Dead bodies, fake money and falling in love were NOT part of the assignment.Cleo Davis must find a model for her senior art project or she won’t graduate. When she discovers Lily Telfair-Gordon, she gets more than just an eccentric old woman who spouts famous quotes, talks to ghosts, and wears a weird hat. Lily has unwittingly stumbled upon a counterfeiting ring, and Cleo gets dragged right into the middle of it.Jonas Holmes, an investigative reporter for the local paper, is asking the question: why do bodies of homeless men keep showing up in the river? But the homeless are scared and won’t talk to him. When he finds Cleo and Lily, he thinks his problems are solved; he doesn’t realize that they’re justbeginning.While romance blossoms between Cleo and Jonas, they work together to see how the two things are connected, but will they find out before it’s too late?
This romantic suspense is also a ghost story, set in Savannah, Georgia, one of the most haunted cities in America. The author does a truly fabulous job of introducing the reader to one of my favorite places, painting the scenes so you can feel the winter breeze blowing through the Spanish moss in the park squares that make Savannah such a unique place.
She also does a wonderful job of adding the ghosts as real characters to the story, not scary or for shock value, but woven right into the story line as integral parts of forwarding the plot. The novel is told in three unique points of view: Cleo, a painfully shy art student with a painful past; Jonas, a transplant from Charlotte striking out from his rich family to make his own way as an investigative reporter; and Lily, the homeless woman Cleo befriends, who sees and interacts with ghosts. I know I've ranted recently about too many points of view in a story, but the author sticks to these three, and although each chapter is labeled with the narrator's name, each character has a different voice and unique perspective on their surroundings and situation.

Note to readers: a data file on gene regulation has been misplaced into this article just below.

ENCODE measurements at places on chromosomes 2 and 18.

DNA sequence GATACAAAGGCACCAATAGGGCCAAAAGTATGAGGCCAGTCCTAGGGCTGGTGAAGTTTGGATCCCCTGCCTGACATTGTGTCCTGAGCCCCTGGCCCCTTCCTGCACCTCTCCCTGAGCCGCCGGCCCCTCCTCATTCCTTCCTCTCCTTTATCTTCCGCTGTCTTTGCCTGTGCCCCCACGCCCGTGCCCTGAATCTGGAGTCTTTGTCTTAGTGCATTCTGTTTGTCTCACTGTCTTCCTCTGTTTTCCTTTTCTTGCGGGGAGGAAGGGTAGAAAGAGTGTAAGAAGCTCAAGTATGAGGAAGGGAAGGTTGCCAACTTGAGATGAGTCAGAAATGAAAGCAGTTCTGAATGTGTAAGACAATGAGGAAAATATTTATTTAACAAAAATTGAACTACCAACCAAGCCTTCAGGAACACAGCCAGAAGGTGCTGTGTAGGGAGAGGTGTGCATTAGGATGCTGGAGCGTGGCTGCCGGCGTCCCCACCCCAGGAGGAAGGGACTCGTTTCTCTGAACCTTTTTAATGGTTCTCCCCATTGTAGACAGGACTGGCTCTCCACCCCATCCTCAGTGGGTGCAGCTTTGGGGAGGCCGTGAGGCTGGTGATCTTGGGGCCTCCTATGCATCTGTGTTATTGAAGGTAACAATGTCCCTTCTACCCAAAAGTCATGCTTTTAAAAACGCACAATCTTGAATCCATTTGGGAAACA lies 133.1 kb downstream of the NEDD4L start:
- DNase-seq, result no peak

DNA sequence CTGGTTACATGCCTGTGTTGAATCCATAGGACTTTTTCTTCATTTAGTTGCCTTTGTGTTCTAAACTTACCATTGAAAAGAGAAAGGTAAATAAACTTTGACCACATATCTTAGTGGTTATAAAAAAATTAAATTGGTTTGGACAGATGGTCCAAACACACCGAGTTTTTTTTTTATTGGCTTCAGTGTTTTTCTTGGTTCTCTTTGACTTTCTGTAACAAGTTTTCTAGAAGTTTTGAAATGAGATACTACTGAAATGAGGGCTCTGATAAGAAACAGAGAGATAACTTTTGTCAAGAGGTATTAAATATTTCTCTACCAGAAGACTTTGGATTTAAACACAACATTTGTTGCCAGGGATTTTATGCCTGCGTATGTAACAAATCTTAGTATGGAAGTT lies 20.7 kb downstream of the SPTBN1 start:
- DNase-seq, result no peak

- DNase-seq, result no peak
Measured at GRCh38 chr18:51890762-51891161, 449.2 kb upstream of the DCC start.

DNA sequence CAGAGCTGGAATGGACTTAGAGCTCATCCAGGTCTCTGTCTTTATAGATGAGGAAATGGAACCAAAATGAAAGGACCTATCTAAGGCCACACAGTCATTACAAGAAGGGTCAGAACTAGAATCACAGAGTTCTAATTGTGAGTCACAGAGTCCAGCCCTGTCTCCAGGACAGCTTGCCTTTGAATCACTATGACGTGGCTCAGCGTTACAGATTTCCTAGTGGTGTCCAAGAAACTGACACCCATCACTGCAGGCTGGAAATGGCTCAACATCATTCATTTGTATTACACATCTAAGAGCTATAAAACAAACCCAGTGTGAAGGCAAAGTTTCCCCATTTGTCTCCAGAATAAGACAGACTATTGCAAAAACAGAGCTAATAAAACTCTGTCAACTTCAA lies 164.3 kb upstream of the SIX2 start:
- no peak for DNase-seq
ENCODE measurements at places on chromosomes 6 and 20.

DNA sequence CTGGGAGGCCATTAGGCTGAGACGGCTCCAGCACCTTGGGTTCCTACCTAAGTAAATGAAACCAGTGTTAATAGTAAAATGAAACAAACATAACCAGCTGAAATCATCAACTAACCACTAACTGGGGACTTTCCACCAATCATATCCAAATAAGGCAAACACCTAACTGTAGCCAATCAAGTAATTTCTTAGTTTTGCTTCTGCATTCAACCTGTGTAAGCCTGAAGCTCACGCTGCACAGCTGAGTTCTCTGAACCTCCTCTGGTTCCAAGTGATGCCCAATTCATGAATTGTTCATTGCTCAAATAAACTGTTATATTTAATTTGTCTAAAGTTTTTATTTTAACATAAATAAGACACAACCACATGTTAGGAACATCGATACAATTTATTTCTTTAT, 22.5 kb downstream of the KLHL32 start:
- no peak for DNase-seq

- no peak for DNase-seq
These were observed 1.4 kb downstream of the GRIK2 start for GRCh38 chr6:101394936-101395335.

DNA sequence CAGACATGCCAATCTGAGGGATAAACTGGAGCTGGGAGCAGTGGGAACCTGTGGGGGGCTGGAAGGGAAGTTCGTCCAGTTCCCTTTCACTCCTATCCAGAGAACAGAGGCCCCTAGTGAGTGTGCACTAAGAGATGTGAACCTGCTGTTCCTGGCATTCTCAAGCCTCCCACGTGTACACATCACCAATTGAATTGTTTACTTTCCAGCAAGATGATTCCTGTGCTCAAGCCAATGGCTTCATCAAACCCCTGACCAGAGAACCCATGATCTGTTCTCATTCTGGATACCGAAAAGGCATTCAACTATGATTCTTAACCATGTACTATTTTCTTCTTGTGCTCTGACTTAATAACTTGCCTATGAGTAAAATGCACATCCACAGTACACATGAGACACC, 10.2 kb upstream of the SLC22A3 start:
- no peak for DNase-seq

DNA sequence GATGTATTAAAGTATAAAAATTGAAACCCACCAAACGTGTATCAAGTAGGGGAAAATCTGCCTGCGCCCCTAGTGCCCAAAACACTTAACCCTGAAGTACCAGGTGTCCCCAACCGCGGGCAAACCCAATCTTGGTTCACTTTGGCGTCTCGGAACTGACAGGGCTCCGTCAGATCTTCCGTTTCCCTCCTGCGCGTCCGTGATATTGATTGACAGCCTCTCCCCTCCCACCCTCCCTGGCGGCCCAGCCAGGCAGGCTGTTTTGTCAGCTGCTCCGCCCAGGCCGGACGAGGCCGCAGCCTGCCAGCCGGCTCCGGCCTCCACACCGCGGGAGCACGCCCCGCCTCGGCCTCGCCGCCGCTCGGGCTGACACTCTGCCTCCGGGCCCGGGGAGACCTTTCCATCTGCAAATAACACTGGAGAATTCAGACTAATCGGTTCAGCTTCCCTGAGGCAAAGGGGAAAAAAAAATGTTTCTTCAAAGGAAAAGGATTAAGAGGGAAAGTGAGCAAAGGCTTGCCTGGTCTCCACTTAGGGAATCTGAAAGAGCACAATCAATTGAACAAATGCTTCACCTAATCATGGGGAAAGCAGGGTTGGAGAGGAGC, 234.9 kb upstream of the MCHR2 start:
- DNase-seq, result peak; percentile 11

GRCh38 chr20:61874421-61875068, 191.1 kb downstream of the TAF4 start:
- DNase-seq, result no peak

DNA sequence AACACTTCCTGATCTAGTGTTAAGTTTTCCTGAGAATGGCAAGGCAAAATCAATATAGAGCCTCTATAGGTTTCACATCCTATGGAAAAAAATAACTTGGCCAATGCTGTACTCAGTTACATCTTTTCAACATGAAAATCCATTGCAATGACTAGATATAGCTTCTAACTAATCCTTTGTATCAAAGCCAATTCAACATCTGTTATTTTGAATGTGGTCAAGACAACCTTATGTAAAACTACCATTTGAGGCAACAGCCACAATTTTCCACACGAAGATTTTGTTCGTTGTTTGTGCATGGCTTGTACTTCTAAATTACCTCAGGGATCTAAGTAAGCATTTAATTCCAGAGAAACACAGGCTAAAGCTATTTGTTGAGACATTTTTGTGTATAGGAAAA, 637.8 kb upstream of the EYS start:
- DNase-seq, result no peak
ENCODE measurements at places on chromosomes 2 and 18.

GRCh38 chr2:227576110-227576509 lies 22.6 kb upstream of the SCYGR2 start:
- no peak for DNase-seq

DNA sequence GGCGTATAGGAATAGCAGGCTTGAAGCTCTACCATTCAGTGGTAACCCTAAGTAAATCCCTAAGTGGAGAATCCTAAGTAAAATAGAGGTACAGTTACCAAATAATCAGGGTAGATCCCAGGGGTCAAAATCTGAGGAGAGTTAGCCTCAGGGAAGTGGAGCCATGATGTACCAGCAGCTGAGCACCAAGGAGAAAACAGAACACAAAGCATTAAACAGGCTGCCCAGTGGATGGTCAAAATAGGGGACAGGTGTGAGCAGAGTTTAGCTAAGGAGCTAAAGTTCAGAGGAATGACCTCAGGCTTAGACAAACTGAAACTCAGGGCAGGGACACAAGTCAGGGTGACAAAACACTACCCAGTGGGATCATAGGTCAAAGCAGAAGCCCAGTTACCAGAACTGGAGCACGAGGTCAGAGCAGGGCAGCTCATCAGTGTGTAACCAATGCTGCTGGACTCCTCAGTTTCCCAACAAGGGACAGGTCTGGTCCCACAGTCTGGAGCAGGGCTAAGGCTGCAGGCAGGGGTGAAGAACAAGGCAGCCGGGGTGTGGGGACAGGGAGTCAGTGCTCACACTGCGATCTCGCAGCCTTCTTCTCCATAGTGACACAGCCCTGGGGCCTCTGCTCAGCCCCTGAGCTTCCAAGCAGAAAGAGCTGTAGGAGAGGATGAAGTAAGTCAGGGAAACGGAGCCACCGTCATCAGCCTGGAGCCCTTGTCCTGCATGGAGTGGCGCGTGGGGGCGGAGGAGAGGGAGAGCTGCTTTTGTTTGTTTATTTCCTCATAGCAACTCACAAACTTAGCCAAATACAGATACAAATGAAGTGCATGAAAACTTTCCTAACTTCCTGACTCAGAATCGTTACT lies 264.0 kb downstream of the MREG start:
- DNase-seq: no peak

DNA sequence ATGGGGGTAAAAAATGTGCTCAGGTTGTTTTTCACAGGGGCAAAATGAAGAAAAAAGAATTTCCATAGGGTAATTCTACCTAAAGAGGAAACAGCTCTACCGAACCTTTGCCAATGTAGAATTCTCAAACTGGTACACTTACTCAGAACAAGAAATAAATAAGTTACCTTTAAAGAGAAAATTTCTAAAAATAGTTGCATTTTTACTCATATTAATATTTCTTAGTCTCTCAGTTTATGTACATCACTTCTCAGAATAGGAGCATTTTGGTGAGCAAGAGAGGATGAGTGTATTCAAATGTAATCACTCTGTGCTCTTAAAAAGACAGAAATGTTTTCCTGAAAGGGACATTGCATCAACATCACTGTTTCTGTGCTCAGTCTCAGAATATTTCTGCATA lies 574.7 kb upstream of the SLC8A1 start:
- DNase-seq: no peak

The suspense part begins when Lily witnesses a murder one night through her window. Through her red curtains. Which is where the title comes from, I think. Okay, I have to put in my two cents right here and now to say I think this book should have a different title. And maybe a different cover, too. The current title tells you little to nothing about what to expect, about the story, the genre, or the ghosts. Maybe there was some significant part of the story that was lost in the editing process, but personally I want a more compelling title for this pretty compelling story. And since the ghosts are such important characters, the word ghost should almost definitely be in the title.
Rant over. Back to the review.
I absolutely loved the character development with Lily. Her story was so much more complicated and intriguing than I first thought, and kept unfolding like a Chinese puzzle until the end. Alternatively sweet, funny, sassy and brave, I was impressed by the heart the author showed in writing a homeless character with such compassion and depth. The actual heroine of the story, Cleo, was fun to read, quirky in all the right ways, and it was good to see her character grow and become stronger but it happened in fits and starts and I would've enjoyed more uncertainty. I have only good things to say about Jonas the hot reporter who makes Cleo want to be stronger, but has his own issues to overcome in addition to trying to investigate the corruption in Savannah's seedy underbelly.
This is a well written, engaging tale that kept me reading way past my bedtime because I just needed to finish and find out what happens to each of the main characters, how they reach their happily ever afters. Which they do, eventually, and some in unexpected ways. I totally recommend curling up with this unique take on a ghost story - pick a night when the wind is howling and you're cozy and warm inside. I dare you.
Grab a copy on AMAZON.